Reinforcing a sinking foundation in an old home

My home was built in 1926 and is aprox. a 1650SQFT single story home with a crawlspace. Let me start off by saying this was my "first-time home buyer" expereince and I should have gotten another inspection before buying, but with that aside. I have a few problems that I am trying to address. The main problem is the foundation problems, it is a concrete stem wall with a crawlspace. The clearance under the house is minimal, between 14" - 24" there are a few cinder blocks under neether the main load bearing wall in the middle of the home. The joist is not even touching the cinderblock at this time, it looks like someone just tossed it under that joist to make it look like reapirs had been done. This main wall itself has sunk 2" since I moved in 2 years ago, I've called every foundation repair company in the state and most of them have turn me down saying they can't do it or they are to busy?? I mean when we are talking about a 10,000 - 15,000 dollar job you think they would be all about it but I guess not. I did have one of them refer me to another compnay that specailizes in raising and level wood floors. they came out and quoted by 12,000 dollars for 30 concrete pads with supports and a couple beams +labor. and that company did not aprear very professional when they came out, so im a little hesitant to hire them but they have been the only people that have givien me a quote yet. Could I cut a hole in my floor and do some excavation myself to save money or possibly do this work myself? I dont really have access to that much money for the repairs and would be willing to try it myself. Any thoughts or ideas would be most appreciated.
-Mike Oklahoma City, OK
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Some things can be done by a novice, others need special equipment -- it really depends on what needs to be done. I can sympathize with your difficulty in finding people who are willing to work -- feels like next to impossible to find someone to take your money these days when it comes to repairs. Your post leaves some open questions... maybe if you answer some of these people can give you better advice:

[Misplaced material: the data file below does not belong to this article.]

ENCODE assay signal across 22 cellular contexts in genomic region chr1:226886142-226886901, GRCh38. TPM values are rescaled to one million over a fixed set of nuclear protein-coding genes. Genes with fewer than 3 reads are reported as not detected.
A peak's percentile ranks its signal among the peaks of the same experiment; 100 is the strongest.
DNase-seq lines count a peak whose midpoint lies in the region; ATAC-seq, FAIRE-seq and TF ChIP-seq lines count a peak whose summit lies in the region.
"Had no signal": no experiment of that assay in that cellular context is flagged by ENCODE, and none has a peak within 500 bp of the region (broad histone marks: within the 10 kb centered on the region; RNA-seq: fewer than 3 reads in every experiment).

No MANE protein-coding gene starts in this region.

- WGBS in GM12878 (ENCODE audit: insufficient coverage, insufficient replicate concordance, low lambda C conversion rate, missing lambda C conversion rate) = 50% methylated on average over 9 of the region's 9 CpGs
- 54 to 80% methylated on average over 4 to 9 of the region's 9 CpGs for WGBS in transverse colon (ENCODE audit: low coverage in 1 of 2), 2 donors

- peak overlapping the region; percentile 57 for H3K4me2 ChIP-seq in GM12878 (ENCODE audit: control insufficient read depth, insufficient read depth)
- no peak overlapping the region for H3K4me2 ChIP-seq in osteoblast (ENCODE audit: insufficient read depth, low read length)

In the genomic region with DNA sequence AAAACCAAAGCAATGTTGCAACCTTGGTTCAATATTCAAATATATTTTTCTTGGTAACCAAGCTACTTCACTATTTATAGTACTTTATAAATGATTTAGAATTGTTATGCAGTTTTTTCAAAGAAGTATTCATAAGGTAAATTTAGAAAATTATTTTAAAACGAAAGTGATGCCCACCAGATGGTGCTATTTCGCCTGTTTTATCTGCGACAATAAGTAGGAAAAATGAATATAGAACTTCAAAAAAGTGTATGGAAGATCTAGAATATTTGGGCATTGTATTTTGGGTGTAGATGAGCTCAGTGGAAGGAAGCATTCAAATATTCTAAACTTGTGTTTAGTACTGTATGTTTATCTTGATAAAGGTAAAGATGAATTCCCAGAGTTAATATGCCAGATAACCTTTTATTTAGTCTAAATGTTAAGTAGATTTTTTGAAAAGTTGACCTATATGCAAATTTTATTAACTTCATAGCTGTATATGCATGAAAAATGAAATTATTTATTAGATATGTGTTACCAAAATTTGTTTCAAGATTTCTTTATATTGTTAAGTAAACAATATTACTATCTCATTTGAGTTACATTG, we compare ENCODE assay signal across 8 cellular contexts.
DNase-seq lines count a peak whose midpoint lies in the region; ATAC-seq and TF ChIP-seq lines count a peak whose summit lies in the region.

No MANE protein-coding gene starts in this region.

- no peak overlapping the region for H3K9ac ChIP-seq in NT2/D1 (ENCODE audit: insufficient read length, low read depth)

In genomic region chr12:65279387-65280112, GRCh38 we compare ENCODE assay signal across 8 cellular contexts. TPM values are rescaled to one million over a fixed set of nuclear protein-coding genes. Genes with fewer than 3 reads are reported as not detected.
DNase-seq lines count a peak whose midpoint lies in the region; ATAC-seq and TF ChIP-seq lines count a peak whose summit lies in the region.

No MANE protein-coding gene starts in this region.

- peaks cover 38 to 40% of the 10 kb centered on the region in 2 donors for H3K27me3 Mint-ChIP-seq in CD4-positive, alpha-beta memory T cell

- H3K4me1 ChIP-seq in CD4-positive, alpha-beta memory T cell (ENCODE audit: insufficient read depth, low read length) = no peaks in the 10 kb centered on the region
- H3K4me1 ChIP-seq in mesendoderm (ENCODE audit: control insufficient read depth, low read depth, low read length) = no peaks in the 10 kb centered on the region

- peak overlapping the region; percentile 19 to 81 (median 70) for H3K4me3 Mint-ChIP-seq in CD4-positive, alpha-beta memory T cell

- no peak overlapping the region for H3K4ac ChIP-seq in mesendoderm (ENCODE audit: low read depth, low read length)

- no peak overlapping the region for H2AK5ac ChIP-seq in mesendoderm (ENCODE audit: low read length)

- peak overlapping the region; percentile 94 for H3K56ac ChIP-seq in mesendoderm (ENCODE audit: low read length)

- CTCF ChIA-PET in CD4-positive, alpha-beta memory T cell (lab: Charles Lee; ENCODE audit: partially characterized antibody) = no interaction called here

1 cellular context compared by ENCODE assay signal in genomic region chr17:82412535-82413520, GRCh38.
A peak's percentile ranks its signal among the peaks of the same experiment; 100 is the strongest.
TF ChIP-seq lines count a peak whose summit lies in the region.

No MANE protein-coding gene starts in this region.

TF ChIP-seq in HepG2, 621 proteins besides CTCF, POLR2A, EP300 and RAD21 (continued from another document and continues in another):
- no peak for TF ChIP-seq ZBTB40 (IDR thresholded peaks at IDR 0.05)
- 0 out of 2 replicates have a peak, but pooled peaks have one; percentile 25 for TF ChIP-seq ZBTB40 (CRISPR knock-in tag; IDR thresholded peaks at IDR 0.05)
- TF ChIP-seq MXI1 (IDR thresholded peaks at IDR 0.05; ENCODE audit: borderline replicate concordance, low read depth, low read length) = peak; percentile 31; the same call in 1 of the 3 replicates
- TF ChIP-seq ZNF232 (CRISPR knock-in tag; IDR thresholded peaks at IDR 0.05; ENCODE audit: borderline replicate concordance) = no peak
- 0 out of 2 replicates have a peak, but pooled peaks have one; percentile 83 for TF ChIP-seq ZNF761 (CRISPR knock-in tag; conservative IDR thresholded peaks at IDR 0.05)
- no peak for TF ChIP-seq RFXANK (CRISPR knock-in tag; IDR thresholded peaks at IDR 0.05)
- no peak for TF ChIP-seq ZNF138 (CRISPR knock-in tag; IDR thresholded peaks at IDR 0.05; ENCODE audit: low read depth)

- What do you mean "joist is not even touching the cinderblock"? Do you mean the cindrblocks "tossed" on the crawlspace floor (presumably dirt?) are sinking on their own? That would be pretty strange -- a cinderblock only weighs a few pounds by itself.
- The main wall "has sunk 2" ..." with respect to what? Is the floor sagging in the middle by 2", or is the entire house sinking, or what?
- What symptoms is your house showing? Floors are starting to slant? Interior walls are cracking? Doors not working anymore? Floor beams and joists looking like they are sagging/tilting/etc.? Foundation stem walls cracking? Visible sinking in part or all of stem walls? Gaps opening between foundation and walls above?
- What are the new beams for? Are the old beams (which lasted 80 years) rotten?
- If your 1926 house moved 2" in 2 years, how many feet has it moved in the 80 years since it was built? Do you know what changed?
Depending on your situation, soil type, etc, you might really need that $12k job. Or maybe just digging some footers for posts/pillars under your existing beams, and maybe some reinforcement of existing beams. You might post a picture or two if you can...
-Kevin
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I've lifted portions of two homes, and my son and I raised an entire 22 ft. x 35 ft. garage 4-1/2 feet in the air. For the garage, I called everyone, even house movers, and only got 2 companies willing to do the work. I found that the most important thing is planning. Before you touch anything, sit down and figure out every detail of the job. Not only how you're going to lift it, but how you'll construct the new foundation and how you'll lower the house. Then DON'T DO ANYTHING. After a few days, you'll probably think of something else you forgot. Keep doing this until you're 100% certain that you've thought of everything. After you're 100% certain, go out and get the tools and construction material you'll need. Don't start the work until everything is on-site. If you can't get under the home, you may need I beams. I've used screw jacks and 35 ton hydraulic jacks, but the best jack I found was railroad jacks.

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Mike, I have to second kevin's questions and Bob's cautions. I don't think it is wise to start work until a clear statement of the problem is made. It is possible to raise a house. I've planned and assisted in raising my three story house. Phots or a clearer statement of existing conditions would help a great deal. TB
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Mike, I have to second kevin's questions and Bob's cautions. I don't think it is wise to start work until a clear statement of the problem is made. It is possible to raise a house. I've planned and assisted in raising my three story house. Phots or a clearer statement of existing conditions would help a great deal. TB
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